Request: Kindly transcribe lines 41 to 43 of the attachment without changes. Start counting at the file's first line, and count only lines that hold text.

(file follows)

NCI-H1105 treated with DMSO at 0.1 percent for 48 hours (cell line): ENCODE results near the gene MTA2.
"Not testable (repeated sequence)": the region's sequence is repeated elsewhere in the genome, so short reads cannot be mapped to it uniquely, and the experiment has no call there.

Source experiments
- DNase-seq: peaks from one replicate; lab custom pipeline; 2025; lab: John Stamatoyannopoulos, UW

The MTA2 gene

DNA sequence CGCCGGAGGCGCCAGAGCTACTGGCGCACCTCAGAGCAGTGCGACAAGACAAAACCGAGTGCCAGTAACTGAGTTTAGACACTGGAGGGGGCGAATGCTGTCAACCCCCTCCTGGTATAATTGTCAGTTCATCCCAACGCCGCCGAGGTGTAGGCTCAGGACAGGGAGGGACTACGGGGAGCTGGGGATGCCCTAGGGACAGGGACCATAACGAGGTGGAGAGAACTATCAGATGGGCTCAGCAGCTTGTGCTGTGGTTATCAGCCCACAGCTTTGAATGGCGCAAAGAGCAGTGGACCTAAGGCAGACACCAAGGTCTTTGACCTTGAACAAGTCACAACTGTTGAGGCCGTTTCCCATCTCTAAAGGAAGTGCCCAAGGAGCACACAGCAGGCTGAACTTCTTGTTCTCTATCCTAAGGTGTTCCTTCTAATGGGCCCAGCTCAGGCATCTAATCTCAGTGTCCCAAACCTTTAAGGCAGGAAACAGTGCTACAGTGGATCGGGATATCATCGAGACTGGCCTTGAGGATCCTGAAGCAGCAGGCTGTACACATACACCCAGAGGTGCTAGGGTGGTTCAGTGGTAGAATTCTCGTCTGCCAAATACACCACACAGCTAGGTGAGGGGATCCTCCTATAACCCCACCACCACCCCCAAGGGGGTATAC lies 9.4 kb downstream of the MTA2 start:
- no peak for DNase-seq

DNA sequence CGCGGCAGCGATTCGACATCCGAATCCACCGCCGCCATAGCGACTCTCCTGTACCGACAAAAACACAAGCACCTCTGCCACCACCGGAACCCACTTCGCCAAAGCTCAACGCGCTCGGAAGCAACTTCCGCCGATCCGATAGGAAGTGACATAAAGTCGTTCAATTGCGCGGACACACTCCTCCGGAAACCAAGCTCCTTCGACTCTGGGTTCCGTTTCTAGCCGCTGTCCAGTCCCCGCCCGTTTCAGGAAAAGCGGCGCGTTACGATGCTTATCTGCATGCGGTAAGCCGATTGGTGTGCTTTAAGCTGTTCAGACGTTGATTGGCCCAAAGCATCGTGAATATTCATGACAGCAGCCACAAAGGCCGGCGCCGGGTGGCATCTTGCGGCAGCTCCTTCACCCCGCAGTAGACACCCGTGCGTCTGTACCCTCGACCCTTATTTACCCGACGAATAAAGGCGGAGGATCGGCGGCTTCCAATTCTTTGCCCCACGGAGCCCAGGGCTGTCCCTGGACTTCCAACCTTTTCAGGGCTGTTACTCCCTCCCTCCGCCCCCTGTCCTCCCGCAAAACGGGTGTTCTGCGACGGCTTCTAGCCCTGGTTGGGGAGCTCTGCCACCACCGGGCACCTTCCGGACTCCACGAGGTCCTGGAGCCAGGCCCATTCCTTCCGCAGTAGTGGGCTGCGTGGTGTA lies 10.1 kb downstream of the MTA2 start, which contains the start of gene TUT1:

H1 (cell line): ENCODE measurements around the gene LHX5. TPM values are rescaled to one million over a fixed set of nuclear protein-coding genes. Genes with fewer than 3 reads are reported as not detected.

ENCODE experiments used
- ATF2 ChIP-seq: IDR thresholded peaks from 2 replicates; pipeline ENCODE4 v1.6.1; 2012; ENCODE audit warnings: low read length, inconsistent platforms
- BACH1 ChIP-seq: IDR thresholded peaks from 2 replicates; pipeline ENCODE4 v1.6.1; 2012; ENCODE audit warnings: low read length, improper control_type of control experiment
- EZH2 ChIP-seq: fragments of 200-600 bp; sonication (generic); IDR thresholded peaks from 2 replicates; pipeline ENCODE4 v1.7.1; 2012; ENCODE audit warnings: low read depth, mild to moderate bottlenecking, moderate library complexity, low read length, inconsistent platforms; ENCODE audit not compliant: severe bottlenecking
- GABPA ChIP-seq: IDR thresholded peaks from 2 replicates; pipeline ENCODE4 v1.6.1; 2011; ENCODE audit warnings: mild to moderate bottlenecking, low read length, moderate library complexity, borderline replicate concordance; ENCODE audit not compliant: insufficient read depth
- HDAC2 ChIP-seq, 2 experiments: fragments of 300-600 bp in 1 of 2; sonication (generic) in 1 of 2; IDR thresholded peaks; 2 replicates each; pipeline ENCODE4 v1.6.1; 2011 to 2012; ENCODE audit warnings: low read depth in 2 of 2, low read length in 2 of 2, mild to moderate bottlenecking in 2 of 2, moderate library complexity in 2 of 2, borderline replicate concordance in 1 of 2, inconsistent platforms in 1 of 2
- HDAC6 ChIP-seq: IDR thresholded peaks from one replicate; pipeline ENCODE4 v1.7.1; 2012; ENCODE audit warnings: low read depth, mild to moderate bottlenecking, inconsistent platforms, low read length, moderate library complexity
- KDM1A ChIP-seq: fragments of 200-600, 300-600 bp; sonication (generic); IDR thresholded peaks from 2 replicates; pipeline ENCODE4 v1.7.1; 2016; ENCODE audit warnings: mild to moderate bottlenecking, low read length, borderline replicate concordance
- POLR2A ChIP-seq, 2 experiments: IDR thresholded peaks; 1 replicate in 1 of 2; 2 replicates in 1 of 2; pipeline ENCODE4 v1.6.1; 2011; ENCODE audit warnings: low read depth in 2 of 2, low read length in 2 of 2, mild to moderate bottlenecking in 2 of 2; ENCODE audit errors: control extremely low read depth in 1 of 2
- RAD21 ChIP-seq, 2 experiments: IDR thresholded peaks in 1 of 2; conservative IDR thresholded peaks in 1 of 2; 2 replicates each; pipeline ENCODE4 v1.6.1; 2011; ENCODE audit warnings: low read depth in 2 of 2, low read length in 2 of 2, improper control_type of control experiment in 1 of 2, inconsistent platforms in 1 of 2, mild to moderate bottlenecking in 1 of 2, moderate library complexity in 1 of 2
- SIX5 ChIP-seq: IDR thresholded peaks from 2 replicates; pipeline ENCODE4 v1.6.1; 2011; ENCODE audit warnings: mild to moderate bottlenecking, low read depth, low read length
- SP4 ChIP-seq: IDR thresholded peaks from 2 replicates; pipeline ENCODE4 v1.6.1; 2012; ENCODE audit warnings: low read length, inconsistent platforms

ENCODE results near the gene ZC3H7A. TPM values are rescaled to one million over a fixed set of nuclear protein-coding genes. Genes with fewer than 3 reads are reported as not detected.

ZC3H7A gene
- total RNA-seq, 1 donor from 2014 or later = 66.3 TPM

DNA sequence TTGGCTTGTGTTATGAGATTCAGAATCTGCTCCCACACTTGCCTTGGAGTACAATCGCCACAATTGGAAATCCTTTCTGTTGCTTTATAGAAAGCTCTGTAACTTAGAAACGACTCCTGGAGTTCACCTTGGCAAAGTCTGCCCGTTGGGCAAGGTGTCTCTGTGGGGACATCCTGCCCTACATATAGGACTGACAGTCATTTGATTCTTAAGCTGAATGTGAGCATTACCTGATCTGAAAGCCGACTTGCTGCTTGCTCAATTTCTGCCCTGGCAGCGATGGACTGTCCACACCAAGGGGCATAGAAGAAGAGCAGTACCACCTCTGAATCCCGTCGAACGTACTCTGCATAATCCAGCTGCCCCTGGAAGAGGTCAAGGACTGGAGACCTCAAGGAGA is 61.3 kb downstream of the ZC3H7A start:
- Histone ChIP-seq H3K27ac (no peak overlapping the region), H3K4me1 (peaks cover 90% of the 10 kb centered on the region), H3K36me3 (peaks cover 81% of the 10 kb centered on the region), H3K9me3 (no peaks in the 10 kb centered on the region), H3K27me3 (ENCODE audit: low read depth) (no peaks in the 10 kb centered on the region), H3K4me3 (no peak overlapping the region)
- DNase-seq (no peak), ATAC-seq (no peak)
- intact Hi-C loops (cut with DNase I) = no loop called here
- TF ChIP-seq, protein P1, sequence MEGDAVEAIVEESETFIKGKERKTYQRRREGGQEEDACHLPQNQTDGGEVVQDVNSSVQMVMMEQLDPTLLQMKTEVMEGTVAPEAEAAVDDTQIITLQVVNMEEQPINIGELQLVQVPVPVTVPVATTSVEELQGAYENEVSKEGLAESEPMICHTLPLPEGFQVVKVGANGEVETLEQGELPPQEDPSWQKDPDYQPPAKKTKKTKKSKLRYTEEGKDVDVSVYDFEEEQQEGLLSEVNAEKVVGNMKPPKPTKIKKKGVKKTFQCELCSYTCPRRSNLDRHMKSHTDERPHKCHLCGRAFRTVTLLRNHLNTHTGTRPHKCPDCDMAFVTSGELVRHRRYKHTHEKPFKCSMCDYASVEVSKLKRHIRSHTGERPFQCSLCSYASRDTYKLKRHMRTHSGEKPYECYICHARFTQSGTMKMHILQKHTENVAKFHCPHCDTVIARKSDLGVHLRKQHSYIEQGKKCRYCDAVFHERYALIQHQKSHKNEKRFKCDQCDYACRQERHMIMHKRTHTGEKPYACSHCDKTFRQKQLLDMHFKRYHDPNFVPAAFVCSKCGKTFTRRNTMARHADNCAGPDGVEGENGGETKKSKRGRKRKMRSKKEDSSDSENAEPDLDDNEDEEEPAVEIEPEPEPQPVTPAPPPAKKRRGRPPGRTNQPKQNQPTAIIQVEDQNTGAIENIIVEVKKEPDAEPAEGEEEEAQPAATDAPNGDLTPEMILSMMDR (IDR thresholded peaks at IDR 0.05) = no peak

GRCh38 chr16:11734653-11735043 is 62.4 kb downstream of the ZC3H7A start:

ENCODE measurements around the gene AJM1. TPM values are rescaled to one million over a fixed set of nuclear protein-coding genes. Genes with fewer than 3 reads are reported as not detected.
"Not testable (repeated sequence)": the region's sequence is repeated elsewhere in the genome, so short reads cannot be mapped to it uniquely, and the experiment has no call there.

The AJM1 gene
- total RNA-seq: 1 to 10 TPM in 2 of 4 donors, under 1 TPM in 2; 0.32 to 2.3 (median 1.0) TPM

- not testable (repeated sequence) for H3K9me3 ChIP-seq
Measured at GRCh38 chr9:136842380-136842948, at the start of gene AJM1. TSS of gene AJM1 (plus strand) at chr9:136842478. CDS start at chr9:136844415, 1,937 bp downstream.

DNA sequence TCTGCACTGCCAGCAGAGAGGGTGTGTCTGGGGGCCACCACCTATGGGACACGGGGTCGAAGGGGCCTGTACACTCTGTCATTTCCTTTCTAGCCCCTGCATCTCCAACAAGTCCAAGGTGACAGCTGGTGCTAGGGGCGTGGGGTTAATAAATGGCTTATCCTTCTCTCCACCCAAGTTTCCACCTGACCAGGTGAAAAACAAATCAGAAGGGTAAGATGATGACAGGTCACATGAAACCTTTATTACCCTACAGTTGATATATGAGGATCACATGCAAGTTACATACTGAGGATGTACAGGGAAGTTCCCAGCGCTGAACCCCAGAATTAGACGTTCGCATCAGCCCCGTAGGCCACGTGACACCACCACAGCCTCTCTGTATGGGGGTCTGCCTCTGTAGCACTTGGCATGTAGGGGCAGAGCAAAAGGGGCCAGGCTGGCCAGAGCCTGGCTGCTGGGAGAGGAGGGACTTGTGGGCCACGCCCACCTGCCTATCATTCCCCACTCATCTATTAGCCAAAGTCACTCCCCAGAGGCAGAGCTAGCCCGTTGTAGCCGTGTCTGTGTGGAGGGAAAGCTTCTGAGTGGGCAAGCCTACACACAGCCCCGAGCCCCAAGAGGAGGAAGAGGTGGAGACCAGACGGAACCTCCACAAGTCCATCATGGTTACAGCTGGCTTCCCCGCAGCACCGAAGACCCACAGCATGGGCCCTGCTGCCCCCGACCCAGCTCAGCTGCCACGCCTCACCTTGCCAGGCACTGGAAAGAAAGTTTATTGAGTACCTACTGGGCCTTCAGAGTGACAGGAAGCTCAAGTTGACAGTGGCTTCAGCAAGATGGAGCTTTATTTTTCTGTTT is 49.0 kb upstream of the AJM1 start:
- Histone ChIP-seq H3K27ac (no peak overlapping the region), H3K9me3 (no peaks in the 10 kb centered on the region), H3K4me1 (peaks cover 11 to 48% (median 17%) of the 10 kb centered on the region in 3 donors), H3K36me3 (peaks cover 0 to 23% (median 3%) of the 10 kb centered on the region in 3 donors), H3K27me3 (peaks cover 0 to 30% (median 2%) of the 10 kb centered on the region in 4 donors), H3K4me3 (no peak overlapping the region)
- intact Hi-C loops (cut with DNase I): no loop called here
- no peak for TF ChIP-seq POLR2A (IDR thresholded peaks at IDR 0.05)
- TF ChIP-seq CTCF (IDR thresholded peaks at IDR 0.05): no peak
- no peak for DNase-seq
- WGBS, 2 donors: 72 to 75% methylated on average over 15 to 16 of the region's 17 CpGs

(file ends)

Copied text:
- TF ChIP-seq CTCF (IDR thresholded peaks at IDR 0.05): no peak
- no peak for DNase-seq
- WGBS, 2 donors: 72 to 75% methylated on average over 15 to 16 of the region's 17 CpGs